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Virtual Sessions Challenge, Inspire Therapists Working With Students With Disabilities

mom working on core strength on exercise ball with daughter
David J. Phillip
Associated Press
In this 2017 photo, Stacey English works on balance and core strength with her 7-year-old daughter, Addison, in Houston. Parents are stepping in even more during the pandemic since therapists can't work with students with disabilities in person.

Across Texas, some school districts are now offering teletherapy services to students with disabilities. It's the first large-scale launch of its kind, so teachers and therapists are having to get creative to meet the needs of these students. 

The sudden loss of routine and structure can be disorienting for these kids, said April Estrada, director of special population services in Region 10 — which serves North Texas school districts. 

“Overall, the biggest thing just looking from the student perspective, kids love structure and routine whether or not they realize it or not,” she said. “I think the biggest challenge right now is to have that disrupted and that especially impacts our special education students as much as it does everyone else.”

Gov. Greg Abbott is expected to share an update soon about when or if the state’s public schools will reopen this year — which could make adapting to virtual learning even more important. 

Teachers are encouraging students to use visual schedules that they can easily reference throughout the day. They’re also offering parents sample schedules and guidance on how to manage their child’s time. 

Estrada said therapists are also showing parents how to make do without the tools usually available at school. 

“Go into your kitchen and we can tell you 10 things to do with your Tupperware that might be able to be used in our lessons,” she said.

Region 10 lead physical therapist Dr. Lois Goodin said household items can easily be made into fun activities while working on things like motor skills. 

“For instance, if they don’t have a lot of balls around they might roll up some socks and play games with those, or throw those into laundry baskets for targets and different things like that,” she said.

Limitations Of Teletherapy

Goodin admits that teletherapy can be tough to pull off, particularly for her specialty: physical therapy. 

“We’re used to hands-on kind of things so it’s challenging for us for sure,” she said.

Speech therapists also face obstacles. Debi Buchanan, who's the Garland school district’s executive director of special education, said it can be hard for students to learn certain sounds without hearing and watching therapists in-person. 

She said she’s seen messages from teachers trying to prepare lessons on articulation. They’re asking questions like, “How do I provide lessons on saying R’s correctly?” she said. 

Buchanan said therapists also have an added responsibility — finding a way to clearly communicate with parents. Since they can’t be there to apply the therapy in person, parents often have to step in. 

Buchanan said it’s not easy for parents to know how to work with their child the way a trained therapist would. Take tasks like grasping a pencil, where subtle differences matter. 

“So if they’re using a piece of equipment or something, they will have the parent find something similar to that in their home and they will show them how that looks and how the students should be interfacing with that,” she said.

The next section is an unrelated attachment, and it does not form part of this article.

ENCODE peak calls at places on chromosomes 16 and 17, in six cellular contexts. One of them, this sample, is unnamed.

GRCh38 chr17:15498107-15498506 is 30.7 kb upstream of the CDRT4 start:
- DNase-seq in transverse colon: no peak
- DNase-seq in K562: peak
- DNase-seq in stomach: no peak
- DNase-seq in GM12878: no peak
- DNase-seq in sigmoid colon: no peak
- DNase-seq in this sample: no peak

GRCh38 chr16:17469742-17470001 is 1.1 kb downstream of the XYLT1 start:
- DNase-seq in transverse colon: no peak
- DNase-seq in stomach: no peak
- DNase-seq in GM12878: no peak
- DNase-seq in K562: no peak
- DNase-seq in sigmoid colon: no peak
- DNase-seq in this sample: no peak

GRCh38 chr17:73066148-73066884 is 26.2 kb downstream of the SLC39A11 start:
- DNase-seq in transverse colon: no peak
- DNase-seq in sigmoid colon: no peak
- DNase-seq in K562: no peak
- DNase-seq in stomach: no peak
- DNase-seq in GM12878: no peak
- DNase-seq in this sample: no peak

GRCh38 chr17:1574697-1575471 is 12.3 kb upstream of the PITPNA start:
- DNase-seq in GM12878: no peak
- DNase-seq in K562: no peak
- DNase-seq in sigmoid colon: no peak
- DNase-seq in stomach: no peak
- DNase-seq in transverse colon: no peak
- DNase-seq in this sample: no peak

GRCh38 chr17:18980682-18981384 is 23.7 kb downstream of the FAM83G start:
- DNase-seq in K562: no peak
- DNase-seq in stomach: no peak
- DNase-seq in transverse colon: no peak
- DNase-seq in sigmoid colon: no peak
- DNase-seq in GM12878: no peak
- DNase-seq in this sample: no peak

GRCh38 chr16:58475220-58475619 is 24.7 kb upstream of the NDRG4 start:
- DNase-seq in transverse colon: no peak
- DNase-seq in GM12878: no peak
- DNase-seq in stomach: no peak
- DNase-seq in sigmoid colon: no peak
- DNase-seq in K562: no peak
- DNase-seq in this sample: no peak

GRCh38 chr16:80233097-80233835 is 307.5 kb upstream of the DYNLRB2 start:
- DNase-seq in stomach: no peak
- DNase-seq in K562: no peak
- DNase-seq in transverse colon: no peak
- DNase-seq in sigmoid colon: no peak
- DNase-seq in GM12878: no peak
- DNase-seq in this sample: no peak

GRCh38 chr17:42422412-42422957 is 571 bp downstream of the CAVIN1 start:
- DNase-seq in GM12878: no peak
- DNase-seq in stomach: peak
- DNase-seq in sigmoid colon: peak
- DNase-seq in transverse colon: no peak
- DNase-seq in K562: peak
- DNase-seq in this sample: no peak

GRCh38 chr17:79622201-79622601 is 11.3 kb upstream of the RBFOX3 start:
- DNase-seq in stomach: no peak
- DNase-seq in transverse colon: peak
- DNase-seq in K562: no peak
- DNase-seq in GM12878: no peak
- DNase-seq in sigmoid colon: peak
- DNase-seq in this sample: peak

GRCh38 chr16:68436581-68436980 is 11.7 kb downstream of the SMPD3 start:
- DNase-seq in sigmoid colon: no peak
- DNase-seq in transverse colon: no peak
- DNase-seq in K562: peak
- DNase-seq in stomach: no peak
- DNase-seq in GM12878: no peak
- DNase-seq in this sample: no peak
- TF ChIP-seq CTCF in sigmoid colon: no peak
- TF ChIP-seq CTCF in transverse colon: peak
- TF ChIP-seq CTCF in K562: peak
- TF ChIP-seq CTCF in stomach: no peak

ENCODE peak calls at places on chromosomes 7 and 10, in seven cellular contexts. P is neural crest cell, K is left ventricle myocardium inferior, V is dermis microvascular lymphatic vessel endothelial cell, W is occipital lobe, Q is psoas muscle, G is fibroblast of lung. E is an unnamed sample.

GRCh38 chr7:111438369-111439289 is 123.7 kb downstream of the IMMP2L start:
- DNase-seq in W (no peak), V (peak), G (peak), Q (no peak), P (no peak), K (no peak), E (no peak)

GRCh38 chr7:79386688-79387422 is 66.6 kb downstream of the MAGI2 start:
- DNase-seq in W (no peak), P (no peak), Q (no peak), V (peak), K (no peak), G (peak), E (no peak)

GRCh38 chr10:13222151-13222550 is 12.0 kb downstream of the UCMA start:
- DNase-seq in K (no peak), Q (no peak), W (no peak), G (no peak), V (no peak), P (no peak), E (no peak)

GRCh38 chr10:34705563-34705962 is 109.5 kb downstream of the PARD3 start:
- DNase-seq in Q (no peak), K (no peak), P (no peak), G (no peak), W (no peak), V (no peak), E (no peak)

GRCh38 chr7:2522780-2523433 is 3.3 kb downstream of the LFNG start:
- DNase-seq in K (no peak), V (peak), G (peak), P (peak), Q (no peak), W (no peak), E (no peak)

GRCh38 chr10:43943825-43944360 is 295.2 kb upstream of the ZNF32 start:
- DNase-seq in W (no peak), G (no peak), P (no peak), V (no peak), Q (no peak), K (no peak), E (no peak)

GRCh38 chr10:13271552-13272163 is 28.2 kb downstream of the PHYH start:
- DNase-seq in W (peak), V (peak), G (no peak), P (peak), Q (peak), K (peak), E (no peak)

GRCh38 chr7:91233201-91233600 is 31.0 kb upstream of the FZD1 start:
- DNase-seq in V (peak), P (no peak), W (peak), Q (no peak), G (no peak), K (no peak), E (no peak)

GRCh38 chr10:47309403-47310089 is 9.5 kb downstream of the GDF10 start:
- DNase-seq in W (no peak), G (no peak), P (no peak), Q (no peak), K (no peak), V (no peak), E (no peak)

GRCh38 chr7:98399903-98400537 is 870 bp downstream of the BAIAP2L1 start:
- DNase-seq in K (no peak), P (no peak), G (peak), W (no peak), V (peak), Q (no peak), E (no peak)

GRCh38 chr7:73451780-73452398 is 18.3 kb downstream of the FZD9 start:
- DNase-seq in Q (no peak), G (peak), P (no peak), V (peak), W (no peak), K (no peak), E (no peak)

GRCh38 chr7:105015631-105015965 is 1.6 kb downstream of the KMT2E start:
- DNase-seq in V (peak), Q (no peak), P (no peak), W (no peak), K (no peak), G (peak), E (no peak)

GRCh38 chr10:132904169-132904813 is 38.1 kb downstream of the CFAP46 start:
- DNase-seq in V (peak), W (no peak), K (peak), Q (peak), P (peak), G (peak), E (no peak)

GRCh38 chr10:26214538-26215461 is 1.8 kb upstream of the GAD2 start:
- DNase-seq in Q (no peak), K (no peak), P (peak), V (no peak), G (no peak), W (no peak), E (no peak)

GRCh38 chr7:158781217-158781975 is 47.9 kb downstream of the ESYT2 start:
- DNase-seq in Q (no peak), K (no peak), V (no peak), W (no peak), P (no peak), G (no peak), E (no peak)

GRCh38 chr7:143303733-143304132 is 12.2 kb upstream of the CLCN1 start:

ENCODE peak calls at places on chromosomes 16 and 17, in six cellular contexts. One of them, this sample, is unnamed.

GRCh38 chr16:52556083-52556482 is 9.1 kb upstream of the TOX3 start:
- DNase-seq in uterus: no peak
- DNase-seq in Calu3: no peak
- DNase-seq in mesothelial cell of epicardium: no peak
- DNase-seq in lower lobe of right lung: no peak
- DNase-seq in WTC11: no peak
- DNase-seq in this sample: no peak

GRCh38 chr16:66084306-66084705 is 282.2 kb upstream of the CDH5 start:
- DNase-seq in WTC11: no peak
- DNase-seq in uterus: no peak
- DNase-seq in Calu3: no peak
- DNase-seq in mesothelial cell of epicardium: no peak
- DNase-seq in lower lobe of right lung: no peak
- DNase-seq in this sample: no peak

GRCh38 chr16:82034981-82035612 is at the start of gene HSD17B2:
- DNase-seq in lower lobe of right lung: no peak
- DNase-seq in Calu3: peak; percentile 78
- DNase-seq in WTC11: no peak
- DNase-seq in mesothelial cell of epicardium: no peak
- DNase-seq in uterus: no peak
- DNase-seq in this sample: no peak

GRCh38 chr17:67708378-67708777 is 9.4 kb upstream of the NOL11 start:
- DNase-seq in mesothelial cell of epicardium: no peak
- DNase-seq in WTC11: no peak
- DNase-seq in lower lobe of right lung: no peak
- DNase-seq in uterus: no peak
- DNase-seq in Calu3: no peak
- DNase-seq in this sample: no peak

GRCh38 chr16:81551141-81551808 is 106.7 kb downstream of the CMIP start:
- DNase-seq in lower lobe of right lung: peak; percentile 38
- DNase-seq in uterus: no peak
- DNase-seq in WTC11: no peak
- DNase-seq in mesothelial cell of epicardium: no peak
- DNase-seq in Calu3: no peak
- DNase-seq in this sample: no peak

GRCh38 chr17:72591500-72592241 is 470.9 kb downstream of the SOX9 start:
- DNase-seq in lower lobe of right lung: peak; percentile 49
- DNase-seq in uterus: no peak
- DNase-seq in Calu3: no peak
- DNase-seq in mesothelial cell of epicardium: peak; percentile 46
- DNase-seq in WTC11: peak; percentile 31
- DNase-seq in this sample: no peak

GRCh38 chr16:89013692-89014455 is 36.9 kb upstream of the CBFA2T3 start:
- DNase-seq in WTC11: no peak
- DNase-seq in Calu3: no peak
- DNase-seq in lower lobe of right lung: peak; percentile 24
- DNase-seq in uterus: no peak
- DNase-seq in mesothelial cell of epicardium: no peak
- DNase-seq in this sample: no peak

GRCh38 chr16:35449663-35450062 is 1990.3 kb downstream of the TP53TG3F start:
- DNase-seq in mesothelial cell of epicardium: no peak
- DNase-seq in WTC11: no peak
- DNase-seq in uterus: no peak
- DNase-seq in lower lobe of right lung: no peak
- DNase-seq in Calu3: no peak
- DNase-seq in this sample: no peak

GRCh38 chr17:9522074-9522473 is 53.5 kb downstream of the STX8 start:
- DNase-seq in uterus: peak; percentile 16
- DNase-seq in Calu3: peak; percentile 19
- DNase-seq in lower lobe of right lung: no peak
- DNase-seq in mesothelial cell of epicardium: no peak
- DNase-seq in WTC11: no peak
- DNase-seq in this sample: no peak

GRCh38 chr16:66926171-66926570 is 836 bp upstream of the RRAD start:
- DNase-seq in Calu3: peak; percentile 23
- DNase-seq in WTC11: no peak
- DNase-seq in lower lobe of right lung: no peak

But even finding time for parents to help students can be challenging, Estrada said. Many parents have full-time jobs or multiple children at home, which means students with disabilities might not have their full attention. 

“If a child needs physical or academic support from an adult, they may only have only certain times in the day when they can be active with their instruction because they might need assistance from an adult to do their work,” Estrada said.

The Upside Of Learning From Home

Goodin said one benefit of working remotely with students with disabilities is that therapists get to see how the student is cared for at home. 

“We get to see how the parents are interacting with their child, how they’re able to lift them and how they move them around,” she said. 

Goodin said this rare look into a student’s home life provides an opportunity to offer additional help for parents and caretakers — at a time when many are overwhelmed. 

Physical therapists like Goodin are consulting with families on issues like how to position their kids, many of whom aren’t independently mobile, for school work. She said they’re also giving parents ideas on how to ensure students just have time to play. 

“You know I was on with a family yesterday who the child uses a walker,” Goodin said. “And he took a walk down to the creek and went fishing in the middle of the day to break up their schoolwork.” 

Some students are even showing more of their personalities, she said. One young boy, who is nonverbal, usually keeps to himself at school. But at home, Goodin said he seemed more lively and relaxed than she had ever seen him before. 

“He was yelling at his mom and dad and laughing and playing a little bit more,” she said. “So kids are just different in their home environments, so that’s fun to see that we get to do through virtual sessions that we normally don’t.”

Stories like these give special education professionals hope. While virtual school and therapy aren’t ideal, this time may provide students with disabilities and parents with some positive memories that will last long after the coronavirus pandemic.

Elizabeth Myong is KERA’s Arts Collaborative Reporter. She came to KERA from New York, where she worked as a CNBC fellow covering breaking news and politics. Before that, she freelanced as a features reporter for the Houston Chronicle and a modern arts reporter for Houstonia Magazine.